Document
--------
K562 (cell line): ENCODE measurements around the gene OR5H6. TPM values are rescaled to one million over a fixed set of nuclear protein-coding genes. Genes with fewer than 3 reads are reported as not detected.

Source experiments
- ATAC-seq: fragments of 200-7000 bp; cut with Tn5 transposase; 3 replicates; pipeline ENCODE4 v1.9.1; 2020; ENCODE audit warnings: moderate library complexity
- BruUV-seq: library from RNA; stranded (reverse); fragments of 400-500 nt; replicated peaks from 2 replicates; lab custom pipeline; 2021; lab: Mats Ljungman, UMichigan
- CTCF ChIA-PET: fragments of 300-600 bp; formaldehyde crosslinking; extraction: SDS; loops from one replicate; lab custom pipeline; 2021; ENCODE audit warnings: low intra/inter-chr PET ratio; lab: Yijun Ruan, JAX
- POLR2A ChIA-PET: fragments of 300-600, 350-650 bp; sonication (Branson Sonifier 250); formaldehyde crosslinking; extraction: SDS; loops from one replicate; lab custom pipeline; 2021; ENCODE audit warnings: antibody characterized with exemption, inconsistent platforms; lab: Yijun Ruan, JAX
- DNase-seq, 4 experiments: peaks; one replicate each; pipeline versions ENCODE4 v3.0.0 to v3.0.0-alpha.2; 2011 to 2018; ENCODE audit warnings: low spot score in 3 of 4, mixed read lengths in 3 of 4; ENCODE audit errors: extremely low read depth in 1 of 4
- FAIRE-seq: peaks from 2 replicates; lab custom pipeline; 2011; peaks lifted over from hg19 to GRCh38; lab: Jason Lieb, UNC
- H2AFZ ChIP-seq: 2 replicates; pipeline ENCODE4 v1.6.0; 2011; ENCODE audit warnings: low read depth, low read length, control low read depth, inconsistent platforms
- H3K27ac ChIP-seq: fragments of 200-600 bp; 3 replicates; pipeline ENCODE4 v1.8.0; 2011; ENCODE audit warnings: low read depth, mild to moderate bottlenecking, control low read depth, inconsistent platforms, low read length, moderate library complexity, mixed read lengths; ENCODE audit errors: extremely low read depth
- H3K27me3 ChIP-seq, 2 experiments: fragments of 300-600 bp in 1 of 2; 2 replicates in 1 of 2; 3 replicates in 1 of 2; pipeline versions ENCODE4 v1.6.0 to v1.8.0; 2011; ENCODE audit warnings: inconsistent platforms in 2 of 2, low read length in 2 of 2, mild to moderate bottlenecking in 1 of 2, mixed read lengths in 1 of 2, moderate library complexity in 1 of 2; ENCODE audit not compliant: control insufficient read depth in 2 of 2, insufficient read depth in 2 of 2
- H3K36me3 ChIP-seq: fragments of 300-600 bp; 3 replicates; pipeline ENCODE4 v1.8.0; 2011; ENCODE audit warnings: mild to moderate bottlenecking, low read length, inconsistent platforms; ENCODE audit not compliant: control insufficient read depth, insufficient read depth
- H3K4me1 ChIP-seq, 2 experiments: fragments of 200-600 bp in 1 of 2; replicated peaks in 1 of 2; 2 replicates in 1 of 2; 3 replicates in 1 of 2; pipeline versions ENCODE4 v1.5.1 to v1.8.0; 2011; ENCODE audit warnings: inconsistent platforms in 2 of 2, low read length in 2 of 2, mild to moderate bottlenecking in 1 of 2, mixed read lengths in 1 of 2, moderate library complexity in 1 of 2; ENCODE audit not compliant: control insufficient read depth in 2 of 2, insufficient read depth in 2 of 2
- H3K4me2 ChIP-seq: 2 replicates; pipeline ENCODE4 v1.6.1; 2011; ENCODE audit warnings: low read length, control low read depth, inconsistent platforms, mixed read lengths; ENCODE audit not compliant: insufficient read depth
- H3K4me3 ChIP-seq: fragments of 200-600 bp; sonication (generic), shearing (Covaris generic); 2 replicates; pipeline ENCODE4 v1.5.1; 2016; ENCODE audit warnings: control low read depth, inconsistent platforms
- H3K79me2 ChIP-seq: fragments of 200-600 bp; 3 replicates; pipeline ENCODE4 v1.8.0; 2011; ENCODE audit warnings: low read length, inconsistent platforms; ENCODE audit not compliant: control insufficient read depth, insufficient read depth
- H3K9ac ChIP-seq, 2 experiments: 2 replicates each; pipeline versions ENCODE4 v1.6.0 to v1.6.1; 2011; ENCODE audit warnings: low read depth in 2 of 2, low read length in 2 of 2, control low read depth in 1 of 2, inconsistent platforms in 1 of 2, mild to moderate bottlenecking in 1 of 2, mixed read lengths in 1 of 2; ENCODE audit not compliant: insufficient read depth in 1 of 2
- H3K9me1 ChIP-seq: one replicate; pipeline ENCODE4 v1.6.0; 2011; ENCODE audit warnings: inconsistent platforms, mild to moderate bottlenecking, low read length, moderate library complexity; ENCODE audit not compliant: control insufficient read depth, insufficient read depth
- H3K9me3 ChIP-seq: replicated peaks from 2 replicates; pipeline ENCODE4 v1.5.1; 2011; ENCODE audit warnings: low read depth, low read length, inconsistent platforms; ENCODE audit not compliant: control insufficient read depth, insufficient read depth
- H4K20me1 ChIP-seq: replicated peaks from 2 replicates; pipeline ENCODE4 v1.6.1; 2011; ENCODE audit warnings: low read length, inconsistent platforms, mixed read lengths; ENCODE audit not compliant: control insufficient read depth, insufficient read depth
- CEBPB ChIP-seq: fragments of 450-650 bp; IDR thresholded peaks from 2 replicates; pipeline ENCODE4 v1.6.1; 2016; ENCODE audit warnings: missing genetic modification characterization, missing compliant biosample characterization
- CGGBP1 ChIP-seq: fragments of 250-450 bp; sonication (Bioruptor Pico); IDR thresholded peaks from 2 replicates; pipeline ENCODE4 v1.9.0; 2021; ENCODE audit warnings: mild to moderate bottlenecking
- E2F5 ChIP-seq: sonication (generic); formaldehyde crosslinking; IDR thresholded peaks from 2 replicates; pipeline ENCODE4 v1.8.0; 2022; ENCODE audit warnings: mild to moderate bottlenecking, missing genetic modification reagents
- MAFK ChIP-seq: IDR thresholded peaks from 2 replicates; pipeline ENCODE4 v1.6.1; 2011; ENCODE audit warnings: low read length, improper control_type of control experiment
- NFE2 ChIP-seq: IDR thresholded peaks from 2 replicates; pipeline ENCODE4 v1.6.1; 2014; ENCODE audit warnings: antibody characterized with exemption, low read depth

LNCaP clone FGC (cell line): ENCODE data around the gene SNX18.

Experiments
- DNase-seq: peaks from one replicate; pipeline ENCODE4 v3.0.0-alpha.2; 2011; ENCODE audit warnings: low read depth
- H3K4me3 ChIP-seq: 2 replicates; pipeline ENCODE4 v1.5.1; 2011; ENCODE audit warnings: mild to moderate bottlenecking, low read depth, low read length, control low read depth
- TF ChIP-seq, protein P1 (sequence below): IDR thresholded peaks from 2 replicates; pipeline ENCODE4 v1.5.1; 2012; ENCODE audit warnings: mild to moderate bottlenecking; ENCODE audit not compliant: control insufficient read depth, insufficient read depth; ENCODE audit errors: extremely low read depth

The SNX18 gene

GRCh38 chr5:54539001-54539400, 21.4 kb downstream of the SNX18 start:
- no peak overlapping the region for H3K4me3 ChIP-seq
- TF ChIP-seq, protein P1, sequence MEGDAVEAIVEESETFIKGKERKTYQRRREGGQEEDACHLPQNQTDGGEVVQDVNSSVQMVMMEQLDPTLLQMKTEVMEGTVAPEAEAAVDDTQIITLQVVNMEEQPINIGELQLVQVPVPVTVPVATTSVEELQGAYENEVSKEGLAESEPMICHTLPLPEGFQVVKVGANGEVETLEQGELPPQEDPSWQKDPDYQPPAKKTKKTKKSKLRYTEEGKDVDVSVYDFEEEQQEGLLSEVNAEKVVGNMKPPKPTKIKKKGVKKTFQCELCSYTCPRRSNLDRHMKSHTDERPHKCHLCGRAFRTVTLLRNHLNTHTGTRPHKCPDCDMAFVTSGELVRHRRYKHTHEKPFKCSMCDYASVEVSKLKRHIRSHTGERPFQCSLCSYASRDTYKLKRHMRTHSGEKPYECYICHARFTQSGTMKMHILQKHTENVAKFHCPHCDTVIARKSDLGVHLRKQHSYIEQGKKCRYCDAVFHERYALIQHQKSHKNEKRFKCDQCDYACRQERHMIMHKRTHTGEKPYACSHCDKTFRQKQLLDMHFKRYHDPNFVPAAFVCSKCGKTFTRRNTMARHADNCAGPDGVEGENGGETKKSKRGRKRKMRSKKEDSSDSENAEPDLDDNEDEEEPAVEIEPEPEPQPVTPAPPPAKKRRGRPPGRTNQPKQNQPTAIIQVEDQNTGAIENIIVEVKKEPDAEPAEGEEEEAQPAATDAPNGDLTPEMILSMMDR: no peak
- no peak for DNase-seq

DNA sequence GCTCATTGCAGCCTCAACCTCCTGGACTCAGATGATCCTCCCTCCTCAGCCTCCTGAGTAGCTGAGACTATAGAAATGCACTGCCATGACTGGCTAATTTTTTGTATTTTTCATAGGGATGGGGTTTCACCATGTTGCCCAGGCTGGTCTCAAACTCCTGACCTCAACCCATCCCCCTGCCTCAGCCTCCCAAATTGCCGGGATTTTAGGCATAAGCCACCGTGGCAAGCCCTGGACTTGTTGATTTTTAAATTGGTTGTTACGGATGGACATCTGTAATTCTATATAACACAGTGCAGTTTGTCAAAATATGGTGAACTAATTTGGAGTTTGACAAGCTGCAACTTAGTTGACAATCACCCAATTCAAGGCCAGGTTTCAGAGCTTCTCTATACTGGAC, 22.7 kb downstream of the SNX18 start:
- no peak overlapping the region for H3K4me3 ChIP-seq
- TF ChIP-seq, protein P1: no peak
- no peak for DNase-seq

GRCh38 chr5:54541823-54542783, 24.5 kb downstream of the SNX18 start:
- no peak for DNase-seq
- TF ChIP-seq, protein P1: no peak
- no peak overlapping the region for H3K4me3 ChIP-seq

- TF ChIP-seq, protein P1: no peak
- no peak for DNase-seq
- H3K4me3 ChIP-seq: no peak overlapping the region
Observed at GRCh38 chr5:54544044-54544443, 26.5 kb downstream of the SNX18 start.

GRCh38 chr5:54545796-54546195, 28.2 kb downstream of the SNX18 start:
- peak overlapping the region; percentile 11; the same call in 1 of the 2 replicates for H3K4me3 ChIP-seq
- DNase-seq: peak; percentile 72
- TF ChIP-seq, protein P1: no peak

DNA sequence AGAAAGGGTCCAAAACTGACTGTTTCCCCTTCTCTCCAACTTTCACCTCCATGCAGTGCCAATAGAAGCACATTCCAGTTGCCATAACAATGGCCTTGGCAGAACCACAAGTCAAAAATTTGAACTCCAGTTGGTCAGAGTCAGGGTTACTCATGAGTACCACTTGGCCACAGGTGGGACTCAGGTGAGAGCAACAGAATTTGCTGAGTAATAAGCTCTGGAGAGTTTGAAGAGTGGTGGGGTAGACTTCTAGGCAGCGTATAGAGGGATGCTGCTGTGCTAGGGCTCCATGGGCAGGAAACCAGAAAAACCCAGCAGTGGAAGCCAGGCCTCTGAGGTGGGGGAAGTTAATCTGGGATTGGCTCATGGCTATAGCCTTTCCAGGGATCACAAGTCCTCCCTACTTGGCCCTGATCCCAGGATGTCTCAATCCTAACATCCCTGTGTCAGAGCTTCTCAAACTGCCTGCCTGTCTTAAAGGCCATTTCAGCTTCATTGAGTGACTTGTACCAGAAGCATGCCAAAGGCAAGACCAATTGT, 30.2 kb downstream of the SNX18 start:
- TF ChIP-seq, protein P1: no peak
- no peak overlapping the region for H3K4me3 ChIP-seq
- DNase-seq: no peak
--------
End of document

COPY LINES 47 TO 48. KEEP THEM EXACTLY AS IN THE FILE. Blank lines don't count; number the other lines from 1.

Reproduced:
Observed at GRCh38 chr5:54544044-54544443, 26.5 kb downstream of the SNX18 start.

GRCh38 chr5:54545796-54546195, 28.2 kb downstream of the SNX18 start: